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Observations

Observations

Opinion, arguments & analyses from guest experts and from the editors of Scientific American

Misreading Climate Change on Scientific American

We appreciate the attention that the November feature article "Climate Heretic," by Michael Lemonick, is receiving. But some have misread Scientific American 's intent.For instance, two sites, Climate Progress and FAIR, accuse Scientific American of having "jumped the shark" on climate...

October 28, 2010 — Mariette DiChristina

TEDMED 2010: Technology and the people

SAN DIEGO— On day two of TEDMED, running between Oct. 27 and 30, three themes stood out: the difference between children and adults for therapies; the connection between animals, people and disease; and how genetics will shape health care.Frances Jensen of Harvard University and Children’s Hospital Boston explained the dramatic differences between developing and adult brains...

October 28, 2010 — Mariette DiChristina

What does HIV sound like? [Audio]

There is no question that HIV is an ugly virus in terms of human health. Each year, it infects some 2.7 million additional people and leads to some two million deaths from AIDS.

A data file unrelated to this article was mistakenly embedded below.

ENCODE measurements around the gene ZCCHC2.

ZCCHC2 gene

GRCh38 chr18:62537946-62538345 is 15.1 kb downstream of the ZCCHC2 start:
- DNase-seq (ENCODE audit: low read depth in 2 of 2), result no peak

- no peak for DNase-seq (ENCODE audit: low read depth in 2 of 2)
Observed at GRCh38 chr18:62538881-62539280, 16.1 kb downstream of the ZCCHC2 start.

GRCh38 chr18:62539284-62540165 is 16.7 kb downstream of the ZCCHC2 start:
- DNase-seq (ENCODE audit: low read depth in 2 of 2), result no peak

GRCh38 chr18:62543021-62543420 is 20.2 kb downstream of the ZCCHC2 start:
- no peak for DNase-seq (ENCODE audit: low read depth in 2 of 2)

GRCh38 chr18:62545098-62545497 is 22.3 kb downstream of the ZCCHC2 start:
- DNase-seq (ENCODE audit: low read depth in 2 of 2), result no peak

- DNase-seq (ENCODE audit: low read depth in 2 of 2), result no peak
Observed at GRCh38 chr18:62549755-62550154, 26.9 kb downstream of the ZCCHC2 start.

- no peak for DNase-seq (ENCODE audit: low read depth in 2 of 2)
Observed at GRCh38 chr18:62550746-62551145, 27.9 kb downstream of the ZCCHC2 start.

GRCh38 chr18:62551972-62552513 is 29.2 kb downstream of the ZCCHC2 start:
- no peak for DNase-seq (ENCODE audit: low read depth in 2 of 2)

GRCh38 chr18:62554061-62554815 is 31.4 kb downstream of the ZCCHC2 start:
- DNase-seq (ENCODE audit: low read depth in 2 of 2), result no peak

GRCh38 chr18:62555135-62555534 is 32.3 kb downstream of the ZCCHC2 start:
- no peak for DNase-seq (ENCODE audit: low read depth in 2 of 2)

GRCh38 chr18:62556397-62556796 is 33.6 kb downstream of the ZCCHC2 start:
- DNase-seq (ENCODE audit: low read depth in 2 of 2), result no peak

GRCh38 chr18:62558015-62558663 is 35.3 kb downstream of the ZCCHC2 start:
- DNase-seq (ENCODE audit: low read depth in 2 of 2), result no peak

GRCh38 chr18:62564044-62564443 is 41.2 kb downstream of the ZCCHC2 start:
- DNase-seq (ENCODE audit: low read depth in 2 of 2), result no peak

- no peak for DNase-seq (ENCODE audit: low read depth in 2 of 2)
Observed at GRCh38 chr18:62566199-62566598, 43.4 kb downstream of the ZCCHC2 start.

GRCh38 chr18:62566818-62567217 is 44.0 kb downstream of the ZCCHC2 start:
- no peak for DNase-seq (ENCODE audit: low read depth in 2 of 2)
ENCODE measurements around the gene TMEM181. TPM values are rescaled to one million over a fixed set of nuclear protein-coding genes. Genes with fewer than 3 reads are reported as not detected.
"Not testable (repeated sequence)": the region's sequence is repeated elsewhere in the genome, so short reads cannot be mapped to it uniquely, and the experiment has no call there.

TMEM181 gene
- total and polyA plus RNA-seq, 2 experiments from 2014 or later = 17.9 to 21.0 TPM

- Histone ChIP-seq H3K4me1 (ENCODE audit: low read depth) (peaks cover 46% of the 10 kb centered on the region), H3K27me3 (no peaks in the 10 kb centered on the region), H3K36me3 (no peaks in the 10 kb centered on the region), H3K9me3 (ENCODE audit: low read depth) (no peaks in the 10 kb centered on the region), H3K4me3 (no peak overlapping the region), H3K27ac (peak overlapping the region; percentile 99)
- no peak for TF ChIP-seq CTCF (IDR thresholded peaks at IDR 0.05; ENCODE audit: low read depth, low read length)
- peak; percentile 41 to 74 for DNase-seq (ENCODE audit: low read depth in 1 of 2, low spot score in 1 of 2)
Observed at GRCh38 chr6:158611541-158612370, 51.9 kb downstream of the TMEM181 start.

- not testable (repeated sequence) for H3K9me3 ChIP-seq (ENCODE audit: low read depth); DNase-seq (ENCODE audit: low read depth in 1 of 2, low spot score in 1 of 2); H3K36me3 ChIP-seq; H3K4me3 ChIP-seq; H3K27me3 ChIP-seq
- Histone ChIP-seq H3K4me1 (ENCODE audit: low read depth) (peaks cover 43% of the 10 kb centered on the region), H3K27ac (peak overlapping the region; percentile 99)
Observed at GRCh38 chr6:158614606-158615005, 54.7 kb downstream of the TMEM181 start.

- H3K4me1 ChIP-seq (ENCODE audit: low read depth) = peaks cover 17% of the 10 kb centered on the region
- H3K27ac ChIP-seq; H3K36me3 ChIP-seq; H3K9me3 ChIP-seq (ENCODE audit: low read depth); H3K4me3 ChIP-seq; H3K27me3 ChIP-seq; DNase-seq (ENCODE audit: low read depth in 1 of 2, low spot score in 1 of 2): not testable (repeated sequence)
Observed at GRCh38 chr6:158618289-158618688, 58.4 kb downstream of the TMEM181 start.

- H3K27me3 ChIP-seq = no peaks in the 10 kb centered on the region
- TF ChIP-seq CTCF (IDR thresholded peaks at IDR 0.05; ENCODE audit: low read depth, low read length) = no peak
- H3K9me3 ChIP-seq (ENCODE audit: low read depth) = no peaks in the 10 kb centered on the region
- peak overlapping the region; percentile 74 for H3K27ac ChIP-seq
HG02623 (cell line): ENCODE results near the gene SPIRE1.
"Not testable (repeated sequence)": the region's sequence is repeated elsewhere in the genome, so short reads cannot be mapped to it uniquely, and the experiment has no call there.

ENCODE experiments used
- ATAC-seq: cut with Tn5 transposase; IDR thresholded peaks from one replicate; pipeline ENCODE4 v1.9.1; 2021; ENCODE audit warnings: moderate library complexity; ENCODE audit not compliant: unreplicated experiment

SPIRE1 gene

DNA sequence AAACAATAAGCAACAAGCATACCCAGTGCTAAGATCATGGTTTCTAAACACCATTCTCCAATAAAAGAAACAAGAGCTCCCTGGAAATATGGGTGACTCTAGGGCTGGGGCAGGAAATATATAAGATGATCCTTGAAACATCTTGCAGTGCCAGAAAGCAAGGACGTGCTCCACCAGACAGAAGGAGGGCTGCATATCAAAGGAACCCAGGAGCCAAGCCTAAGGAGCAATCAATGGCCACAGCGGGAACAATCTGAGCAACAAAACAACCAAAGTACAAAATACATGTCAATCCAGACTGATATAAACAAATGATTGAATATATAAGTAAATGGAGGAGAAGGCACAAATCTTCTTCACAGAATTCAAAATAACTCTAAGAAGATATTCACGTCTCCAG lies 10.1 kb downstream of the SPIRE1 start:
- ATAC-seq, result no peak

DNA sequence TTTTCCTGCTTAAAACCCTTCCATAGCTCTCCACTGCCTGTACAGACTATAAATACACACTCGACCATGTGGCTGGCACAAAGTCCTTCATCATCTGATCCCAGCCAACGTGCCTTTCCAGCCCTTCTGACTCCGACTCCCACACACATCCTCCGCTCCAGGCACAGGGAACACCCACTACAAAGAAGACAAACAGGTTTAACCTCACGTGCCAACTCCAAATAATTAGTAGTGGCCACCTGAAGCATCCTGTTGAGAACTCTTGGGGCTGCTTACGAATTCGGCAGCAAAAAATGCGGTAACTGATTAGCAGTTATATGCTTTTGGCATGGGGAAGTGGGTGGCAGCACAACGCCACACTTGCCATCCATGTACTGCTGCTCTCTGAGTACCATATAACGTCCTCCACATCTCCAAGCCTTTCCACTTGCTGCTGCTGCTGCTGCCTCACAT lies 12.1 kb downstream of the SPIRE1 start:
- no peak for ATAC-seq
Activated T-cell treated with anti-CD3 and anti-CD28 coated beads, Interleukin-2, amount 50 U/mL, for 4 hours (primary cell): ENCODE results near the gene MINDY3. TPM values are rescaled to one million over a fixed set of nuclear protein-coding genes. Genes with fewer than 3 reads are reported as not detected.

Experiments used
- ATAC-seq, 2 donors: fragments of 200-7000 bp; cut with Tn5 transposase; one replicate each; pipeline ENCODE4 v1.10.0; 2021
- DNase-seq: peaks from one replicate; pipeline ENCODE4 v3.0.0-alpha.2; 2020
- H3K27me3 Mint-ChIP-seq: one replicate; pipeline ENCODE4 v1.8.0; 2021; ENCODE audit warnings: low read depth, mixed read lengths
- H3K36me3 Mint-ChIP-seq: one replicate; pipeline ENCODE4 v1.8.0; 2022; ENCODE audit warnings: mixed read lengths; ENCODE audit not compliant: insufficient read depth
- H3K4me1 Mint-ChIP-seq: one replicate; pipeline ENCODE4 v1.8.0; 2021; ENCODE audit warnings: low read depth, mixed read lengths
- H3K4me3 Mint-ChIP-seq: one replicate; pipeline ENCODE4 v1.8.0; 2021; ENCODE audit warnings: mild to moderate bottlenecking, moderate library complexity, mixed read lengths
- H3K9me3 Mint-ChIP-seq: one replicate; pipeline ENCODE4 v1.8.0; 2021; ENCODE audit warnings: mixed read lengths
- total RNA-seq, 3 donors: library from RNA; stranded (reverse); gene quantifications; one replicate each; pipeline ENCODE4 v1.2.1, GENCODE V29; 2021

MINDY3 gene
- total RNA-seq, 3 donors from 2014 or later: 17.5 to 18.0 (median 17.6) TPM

October 27, 2010 — Katherine Harmon

TEDMED 2010: Medicine tries some new ideas

SAN DIEGO—Not everything you try will work, but you need to try lots of ideas. That was advice here from Nathan Myhrvold, founder of Intellectual Ventures and former chief technology officer at Microsoft, on the opening evening of the TEDMED conference, held from October 27 through 29...

October 27, 2010 — Mariette DiChristina

What will space tourism mean for climate change?

If space tourism ever becomes big business, as plenty of well-heeled backers hope, the danger of the enterprise might not be confined to those who book a ride to the edge of space.

October 23, 2010 — John Matson

How much money was your doctor paid by a drug company?

It's no secret that many doctors get paid by pharmaceutical companies to talk to other docs—about general conditions, research trends or specific drugs—or to provide expertise for company research...

October 21, 2010 — Katherine Harmon

U.S. Science & Engineering Festival culminates this weekend on the National Mall

It's common knowledge that the U.S. no longer produces enough scientists and engineers to keep pace with the rest of the world. Now, the organizers of the USA Science & Engineering Festival are doing something about it, with a two-week, nationwide extravaganza for left-brain-leaning young people that culminates this weekend in Washington, D.C...

October 21, 2010 — Larry Greenemeier

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